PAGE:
|Publication number||US6364505 B1|
|Application number||US 09/617,642|
|Publication date||Apr 2, 2002|
|Filing date||Jul 17, 2000|
|Priority date||Jul 17, 2000|
|Publication number||09617642, 617642, US 6364505 B1, US 6364505B1, US-B1-6364505, US6364505 B1, US6364505B1|
|Inventors||Norman A. Shoenfeld|
|Original Assignee||S & S X-Ray Products, Inc.|
|Export Citation||BiBTeX, EndNote, RefMan|
|Patent Citations (5), Referenced by (14), Classifications (18), Legal Events (4)|
|External Links: USPTO, USPTO Assignment, Espacenet|
This invention relates to an illuminator suited for radiology use, and is especially directed to a illuminators and light boxes for viewing radiographs (x-rays) or for viewing photographic negatives or transparencies. The invention is more specifically concerned with an x-ray illuminator that provides even lighting over its surface without bright or dark areas to facilitate film-based studies by radiologists or other professionals.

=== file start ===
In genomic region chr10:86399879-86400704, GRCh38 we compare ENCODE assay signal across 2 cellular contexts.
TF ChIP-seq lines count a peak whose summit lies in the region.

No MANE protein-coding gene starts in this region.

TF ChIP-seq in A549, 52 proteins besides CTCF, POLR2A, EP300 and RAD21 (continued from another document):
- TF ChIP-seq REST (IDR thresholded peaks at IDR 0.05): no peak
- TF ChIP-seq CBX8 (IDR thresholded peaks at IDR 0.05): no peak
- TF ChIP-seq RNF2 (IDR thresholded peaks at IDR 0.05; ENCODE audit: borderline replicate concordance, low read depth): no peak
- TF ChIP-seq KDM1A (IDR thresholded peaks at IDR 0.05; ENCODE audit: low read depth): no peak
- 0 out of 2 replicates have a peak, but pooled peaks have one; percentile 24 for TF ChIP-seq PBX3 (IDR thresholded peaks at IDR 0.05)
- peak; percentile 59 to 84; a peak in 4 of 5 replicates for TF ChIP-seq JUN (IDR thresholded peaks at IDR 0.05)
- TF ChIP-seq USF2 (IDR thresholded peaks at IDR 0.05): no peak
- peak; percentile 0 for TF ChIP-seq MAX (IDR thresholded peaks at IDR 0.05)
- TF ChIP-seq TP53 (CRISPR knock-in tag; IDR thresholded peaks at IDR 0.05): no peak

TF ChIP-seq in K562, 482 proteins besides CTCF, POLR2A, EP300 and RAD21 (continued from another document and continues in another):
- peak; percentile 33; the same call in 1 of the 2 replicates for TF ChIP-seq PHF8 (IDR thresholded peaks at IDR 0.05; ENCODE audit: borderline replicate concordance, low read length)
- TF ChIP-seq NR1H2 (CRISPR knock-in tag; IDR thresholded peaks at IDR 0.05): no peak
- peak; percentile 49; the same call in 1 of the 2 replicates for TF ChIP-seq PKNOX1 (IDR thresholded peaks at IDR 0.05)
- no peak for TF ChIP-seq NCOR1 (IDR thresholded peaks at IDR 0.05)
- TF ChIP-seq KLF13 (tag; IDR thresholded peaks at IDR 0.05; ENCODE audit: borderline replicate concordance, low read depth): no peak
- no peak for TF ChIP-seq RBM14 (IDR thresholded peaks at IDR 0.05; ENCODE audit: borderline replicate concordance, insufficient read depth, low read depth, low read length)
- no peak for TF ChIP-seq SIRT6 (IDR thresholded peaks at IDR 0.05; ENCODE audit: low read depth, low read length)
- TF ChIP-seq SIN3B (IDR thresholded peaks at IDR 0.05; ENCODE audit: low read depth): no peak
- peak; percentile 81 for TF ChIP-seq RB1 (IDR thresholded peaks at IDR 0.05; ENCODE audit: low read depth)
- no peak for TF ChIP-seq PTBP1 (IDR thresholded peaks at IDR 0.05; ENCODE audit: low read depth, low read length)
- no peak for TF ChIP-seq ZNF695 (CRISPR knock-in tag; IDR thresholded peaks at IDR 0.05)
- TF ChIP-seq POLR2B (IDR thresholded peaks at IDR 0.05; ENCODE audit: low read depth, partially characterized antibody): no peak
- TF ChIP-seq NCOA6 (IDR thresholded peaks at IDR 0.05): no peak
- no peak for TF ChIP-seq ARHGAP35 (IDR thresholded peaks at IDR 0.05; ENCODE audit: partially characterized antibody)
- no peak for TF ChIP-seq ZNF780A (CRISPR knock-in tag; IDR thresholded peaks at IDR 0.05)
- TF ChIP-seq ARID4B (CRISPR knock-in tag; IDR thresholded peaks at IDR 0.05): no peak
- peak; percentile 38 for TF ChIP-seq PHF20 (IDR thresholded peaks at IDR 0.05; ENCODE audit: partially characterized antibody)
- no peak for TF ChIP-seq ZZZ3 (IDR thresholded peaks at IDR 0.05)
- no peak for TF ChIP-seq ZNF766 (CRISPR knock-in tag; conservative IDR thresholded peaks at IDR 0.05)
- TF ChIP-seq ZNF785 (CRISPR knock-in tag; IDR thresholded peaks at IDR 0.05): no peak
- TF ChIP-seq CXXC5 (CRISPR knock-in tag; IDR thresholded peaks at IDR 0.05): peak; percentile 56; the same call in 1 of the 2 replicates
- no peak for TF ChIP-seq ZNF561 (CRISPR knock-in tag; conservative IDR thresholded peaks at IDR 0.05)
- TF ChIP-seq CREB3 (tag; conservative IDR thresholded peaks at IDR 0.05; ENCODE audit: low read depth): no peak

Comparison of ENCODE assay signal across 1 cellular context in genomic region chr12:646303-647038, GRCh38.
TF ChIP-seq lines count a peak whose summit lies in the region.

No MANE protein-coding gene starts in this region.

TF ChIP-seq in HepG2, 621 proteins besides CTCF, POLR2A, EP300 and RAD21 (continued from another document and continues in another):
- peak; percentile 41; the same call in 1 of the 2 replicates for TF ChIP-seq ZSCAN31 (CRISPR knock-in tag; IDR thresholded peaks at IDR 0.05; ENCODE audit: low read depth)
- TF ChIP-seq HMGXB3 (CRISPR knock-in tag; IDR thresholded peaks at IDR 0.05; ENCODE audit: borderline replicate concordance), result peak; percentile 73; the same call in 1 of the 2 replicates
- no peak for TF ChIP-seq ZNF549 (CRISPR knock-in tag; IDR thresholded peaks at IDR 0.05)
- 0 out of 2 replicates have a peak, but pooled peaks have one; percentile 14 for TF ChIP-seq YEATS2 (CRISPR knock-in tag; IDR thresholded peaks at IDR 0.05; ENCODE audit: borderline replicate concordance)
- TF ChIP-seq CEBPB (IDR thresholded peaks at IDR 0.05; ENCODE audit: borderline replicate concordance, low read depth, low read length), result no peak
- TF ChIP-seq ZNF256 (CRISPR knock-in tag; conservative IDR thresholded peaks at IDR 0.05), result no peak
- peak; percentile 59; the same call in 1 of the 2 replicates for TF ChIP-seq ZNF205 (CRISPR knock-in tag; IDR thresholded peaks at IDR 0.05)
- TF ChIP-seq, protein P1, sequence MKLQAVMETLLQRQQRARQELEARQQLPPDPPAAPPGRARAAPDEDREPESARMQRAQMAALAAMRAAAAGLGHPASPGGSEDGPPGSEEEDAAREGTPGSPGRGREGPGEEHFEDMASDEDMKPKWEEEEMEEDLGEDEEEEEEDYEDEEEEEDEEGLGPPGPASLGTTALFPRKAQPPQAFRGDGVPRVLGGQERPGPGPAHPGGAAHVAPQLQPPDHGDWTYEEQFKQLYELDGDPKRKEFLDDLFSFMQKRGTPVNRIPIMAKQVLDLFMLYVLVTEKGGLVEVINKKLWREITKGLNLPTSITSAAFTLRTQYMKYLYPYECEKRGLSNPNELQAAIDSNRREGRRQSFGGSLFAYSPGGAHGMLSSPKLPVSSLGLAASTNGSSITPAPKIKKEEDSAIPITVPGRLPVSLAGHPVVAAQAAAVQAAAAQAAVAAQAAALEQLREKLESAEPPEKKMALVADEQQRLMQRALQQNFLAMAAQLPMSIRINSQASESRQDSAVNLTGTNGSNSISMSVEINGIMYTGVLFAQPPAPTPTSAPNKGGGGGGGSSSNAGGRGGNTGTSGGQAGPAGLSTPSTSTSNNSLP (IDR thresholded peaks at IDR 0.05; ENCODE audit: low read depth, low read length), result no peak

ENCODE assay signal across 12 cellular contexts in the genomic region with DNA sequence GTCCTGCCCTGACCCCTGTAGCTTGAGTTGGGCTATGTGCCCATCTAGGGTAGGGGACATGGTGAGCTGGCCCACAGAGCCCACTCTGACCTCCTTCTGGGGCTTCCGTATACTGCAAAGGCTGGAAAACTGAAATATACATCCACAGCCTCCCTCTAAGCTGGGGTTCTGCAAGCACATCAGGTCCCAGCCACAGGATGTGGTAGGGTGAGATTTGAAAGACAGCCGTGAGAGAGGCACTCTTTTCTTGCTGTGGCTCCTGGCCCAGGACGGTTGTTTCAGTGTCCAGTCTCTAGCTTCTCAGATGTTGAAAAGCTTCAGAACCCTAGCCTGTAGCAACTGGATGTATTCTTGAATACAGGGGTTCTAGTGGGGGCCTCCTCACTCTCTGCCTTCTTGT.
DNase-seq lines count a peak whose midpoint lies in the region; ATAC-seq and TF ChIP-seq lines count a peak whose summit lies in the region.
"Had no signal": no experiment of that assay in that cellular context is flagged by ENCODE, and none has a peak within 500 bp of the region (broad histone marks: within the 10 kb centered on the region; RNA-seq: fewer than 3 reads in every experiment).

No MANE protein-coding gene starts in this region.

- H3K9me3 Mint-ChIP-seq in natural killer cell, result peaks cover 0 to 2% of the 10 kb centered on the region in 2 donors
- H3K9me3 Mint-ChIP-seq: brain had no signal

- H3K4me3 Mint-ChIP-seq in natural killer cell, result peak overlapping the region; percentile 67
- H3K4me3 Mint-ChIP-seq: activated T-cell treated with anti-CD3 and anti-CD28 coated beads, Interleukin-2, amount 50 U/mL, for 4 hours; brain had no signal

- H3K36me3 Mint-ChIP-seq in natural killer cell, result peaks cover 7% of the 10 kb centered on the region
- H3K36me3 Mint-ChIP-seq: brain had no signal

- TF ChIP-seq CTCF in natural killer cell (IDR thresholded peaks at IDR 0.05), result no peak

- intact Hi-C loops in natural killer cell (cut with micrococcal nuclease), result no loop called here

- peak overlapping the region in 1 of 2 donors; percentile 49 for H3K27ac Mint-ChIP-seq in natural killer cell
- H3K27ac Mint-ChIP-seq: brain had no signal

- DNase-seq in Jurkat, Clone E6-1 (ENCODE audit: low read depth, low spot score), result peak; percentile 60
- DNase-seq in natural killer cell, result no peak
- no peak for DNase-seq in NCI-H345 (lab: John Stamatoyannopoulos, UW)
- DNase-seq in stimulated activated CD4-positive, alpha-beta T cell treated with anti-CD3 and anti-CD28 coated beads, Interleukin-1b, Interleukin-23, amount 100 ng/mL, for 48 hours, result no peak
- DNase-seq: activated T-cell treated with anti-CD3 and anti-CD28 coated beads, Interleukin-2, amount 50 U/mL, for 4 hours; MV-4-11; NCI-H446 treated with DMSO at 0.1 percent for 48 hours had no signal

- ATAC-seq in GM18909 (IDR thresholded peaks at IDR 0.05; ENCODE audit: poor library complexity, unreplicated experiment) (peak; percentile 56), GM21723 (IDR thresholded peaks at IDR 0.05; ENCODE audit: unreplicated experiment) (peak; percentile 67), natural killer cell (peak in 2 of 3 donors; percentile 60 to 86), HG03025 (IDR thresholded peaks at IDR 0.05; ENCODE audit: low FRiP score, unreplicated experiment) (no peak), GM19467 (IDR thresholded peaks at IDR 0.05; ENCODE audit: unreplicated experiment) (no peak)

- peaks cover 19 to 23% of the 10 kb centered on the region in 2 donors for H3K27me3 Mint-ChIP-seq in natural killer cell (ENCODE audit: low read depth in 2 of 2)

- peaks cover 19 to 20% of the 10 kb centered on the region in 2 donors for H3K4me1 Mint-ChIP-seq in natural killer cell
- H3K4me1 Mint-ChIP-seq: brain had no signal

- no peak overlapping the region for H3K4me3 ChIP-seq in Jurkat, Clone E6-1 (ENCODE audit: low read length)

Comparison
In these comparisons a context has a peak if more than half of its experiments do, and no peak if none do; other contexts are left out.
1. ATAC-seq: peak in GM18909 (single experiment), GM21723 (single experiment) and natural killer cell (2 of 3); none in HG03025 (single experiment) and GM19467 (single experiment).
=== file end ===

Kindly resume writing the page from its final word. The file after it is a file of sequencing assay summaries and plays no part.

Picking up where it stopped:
At present, where the radiologist is working with traditional film images a lighted illuminator is required, which typically is a light box having lamps contained inside it and a flat glass diffuser or screen on the front face for back lighting the radiographs. Illuminators are frequently used in hospitals and clinics for analysis and study of a patient's internal tissues.
Where soft tissues are involved, an extremely even lighting is required. However, in a traditional back-lighted unit there is considerable variance in light intensity over the area of the diffuser screen, depending on the relative position of the bulb or tube behind it. Where soft tissues are the subject of the radiograph, even a small variation in illumination intensity can mask rather faint details in the images. For certain applications, these variations can obscure changes from one image to another, such as x-rays taken of the same patient at two different times.